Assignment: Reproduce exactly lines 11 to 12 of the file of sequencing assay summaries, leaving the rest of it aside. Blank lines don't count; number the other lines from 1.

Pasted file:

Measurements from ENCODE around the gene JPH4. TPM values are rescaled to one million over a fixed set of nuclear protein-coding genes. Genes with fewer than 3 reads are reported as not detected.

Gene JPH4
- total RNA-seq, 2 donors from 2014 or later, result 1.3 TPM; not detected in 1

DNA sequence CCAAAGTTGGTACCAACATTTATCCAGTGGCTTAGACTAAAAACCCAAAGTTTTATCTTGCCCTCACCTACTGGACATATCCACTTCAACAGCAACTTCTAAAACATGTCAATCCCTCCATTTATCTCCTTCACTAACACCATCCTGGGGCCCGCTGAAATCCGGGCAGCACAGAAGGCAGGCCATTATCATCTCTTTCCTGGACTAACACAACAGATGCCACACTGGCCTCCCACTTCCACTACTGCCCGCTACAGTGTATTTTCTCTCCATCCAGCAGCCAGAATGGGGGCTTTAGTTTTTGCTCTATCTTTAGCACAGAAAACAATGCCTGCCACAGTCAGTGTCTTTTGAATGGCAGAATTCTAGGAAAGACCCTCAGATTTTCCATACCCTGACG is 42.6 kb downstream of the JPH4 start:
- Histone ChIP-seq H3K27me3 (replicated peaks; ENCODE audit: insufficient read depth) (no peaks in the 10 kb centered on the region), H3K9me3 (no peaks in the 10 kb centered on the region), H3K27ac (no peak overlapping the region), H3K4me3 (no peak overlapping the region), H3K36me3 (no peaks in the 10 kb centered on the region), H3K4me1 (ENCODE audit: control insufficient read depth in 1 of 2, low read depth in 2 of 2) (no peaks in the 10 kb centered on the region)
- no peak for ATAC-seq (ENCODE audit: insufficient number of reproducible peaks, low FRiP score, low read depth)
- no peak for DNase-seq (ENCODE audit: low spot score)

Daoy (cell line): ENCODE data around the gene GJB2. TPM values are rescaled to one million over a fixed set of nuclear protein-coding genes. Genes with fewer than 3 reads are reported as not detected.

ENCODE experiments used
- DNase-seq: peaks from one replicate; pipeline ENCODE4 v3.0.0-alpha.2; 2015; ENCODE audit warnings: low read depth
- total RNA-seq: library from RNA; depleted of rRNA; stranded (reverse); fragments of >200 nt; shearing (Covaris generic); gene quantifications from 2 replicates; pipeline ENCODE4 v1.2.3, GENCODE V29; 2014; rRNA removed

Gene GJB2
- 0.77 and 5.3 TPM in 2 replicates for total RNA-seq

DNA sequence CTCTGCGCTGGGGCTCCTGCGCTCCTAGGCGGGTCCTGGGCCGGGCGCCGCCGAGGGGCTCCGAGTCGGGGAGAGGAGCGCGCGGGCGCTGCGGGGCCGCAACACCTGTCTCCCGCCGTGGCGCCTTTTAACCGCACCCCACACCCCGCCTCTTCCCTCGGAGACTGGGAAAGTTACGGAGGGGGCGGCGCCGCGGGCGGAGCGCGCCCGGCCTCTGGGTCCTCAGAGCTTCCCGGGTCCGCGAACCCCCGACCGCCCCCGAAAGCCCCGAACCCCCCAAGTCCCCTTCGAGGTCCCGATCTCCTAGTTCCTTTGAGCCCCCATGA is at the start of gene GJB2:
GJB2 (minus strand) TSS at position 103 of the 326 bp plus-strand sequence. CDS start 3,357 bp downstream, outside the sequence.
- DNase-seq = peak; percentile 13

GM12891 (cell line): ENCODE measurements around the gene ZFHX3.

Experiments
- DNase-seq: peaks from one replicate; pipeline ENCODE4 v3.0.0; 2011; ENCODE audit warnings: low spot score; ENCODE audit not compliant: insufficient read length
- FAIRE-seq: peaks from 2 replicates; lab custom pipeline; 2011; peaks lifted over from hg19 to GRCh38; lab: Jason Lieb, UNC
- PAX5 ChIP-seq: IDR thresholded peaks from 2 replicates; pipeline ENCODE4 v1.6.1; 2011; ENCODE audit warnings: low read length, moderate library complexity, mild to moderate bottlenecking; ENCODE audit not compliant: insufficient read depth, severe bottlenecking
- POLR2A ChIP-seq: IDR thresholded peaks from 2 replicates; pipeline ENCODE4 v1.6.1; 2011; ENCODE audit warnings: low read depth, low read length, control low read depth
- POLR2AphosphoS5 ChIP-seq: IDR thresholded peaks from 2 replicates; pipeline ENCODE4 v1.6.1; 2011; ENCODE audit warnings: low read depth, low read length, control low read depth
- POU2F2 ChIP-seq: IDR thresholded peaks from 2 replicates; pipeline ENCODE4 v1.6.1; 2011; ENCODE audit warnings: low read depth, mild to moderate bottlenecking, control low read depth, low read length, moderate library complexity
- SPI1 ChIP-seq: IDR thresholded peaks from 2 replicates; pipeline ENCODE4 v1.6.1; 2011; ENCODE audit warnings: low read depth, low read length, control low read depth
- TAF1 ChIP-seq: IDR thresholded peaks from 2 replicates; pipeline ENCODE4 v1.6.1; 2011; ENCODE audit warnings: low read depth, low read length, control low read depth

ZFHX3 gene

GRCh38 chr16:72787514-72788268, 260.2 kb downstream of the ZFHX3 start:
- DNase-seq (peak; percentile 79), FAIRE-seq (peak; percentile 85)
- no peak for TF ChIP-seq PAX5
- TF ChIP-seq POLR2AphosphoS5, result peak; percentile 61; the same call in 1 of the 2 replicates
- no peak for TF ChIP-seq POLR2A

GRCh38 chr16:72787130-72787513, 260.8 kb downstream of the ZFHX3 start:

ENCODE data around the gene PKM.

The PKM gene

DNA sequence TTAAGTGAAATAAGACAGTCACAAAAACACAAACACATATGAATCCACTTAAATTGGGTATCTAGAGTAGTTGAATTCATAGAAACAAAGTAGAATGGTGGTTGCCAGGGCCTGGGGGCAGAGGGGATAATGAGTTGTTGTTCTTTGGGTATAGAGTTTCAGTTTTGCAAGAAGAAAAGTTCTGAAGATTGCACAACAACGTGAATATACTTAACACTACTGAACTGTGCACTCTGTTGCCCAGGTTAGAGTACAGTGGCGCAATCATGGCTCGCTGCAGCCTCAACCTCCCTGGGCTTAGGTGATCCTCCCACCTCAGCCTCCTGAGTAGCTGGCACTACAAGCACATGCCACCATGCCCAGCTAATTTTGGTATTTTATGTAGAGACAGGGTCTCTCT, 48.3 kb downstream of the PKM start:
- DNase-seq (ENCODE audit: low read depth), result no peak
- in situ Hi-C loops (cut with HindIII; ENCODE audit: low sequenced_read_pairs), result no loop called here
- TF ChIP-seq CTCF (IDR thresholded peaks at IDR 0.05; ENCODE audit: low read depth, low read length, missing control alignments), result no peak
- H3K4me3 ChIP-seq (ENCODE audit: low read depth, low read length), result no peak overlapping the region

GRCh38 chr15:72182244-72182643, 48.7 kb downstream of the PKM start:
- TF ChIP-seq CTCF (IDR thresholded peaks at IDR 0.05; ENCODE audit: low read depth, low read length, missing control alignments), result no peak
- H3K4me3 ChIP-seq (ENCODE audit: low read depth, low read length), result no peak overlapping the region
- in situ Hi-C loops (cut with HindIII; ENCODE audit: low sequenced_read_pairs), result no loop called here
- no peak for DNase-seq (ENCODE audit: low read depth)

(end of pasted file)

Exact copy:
- total RNA-seq: library from RNA; depleted of rRNA; stranded (reverse); fragments of >200 nt; shearing (Covaris generic); gene quantifications from 2 replicates; pipeline ENCODE4 v1.2.3, GENCODE V29; 2014; rRNA removed

Gene GJB2